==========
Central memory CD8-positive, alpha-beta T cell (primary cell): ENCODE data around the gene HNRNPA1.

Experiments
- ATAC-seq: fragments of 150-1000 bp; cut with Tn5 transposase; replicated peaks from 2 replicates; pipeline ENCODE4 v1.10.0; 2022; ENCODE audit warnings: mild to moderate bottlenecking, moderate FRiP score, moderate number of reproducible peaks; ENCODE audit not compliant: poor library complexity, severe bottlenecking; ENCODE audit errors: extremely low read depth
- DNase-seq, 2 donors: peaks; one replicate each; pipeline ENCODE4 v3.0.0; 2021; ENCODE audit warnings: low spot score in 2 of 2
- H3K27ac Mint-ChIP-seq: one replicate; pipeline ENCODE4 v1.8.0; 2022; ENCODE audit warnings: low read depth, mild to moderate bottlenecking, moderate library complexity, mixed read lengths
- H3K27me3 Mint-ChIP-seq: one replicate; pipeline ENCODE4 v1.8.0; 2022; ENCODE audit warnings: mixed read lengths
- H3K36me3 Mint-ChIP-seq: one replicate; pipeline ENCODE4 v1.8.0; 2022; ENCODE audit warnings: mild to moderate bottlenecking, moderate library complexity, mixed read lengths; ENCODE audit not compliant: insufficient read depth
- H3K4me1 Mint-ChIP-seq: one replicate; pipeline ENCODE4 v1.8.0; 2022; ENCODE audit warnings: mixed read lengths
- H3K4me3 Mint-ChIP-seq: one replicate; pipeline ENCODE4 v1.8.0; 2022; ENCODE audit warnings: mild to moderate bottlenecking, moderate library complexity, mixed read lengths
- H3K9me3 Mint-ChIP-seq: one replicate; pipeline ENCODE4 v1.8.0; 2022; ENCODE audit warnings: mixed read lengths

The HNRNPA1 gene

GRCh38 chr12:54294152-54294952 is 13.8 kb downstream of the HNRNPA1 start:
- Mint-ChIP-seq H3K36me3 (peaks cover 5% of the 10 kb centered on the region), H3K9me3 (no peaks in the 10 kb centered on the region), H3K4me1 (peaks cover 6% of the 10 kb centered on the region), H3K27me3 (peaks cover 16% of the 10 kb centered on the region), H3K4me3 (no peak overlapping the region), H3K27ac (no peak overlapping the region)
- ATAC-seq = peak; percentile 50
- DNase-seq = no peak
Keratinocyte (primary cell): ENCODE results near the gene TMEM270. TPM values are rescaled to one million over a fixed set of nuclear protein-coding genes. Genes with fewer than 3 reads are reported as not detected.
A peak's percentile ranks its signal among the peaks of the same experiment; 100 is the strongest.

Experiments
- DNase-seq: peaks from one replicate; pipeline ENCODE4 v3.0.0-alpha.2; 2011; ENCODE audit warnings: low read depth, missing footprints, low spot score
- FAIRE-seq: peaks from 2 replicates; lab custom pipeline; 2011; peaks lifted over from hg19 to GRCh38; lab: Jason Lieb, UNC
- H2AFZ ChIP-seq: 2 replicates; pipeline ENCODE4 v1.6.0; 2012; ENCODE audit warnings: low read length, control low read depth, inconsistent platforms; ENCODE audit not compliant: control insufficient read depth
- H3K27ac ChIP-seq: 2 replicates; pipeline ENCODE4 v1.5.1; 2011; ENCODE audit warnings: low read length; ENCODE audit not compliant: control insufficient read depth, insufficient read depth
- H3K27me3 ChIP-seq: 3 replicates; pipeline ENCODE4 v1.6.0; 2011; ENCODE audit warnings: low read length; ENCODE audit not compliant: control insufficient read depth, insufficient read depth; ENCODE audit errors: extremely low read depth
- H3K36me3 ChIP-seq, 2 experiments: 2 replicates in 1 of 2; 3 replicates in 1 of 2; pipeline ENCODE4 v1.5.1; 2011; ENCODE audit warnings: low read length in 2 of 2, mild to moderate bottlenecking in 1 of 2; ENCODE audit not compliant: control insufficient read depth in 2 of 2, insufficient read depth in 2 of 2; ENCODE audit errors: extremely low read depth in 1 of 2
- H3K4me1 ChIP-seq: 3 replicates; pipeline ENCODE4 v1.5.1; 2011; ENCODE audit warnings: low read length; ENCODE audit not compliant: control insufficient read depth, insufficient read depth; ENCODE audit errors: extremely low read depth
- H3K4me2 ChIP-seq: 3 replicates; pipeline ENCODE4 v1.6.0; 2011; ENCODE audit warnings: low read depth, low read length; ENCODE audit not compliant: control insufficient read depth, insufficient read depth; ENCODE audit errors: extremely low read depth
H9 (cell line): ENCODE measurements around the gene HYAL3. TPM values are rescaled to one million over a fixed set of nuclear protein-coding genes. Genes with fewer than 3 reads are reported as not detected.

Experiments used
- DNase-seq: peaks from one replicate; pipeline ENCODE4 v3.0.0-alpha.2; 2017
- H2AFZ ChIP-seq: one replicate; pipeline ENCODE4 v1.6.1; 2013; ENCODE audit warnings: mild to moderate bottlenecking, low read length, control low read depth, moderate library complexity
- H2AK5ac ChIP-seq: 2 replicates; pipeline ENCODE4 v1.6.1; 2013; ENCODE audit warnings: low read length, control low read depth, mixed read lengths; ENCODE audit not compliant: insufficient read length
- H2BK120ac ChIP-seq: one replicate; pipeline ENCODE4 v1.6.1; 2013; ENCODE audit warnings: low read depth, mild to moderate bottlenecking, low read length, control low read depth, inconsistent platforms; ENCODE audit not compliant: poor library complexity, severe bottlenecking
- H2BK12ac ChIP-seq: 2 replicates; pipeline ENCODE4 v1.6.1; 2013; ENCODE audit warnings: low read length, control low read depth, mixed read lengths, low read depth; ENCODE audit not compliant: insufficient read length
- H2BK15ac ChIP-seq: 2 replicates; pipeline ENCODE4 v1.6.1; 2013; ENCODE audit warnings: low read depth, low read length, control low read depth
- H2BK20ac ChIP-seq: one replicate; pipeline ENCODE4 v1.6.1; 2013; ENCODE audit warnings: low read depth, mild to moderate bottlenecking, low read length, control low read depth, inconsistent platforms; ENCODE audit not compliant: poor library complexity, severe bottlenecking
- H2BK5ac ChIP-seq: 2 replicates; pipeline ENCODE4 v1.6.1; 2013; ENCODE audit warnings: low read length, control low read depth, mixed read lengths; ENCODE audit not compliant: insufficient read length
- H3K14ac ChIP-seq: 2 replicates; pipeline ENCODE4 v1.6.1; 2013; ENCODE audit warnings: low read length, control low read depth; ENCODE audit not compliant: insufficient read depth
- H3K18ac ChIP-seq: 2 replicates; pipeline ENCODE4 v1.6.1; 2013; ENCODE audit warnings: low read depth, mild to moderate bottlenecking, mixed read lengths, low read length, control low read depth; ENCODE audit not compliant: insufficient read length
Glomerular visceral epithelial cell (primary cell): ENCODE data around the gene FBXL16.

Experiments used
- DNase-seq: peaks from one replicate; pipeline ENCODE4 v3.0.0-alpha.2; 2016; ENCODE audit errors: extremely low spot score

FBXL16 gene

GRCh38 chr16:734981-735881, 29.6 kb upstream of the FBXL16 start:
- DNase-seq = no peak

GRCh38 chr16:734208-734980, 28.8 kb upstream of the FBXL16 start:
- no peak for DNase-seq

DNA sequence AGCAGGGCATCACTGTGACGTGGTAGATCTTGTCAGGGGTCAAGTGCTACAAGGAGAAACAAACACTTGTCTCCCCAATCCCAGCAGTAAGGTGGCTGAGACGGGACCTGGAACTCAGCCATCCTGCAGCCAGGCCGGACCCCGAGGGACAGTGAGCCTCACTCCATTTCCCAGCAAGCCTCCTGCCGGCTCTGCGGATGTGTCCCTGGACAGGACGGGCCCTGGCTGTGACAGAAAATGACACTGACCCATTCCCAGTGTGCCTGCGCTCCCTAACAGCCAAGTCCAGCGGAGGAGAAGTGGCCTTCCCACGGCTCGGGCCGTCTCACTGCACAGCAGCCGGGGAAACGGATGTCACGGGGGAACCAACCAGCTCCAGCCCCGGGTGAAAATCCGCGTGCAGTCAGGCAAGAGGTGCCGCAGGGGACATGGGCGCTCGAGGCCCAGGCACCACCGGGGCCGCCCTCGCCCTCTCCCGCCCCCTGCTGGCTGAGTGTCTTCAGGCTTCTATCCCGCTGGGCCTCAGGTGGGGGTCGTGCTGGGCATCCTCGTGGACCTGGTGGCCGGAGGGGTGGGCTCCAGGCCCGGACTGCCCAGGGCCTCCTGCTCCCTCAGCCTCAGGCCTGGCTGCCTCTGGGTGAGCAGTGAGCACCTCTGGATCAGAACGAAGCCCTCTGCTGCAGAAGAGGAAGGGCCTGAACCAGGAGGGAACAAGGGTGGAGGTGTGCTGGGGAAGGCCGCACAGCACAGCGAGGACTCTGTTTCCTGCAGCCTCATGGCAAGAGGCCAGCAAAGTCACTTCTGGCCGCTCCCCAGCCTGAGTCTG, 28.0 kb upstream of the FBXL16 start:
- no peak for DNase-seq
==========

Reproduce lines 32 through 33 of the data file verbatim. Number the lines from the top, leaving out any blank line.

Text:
- H2BK120ac ChIP-seq: one replicate; pipeline ENCODE4 v1.6.1; 2013; ENCODE audit warnings: low read depth, mild to moderate bottlenecking, low read length, control low read depth, inconsistent platforms; ENCODE audit not compliant: poor library complexity, severe bottlenecking
- H2BK12ac ChIP-seq: 2 replicates; pipeline ENCODE4 v1.6.1; 2013; ENCODE audit warnings: low read length, control low read depth, mixed read lengths, low read depth; ENCODE audit not compliant: insufficient read length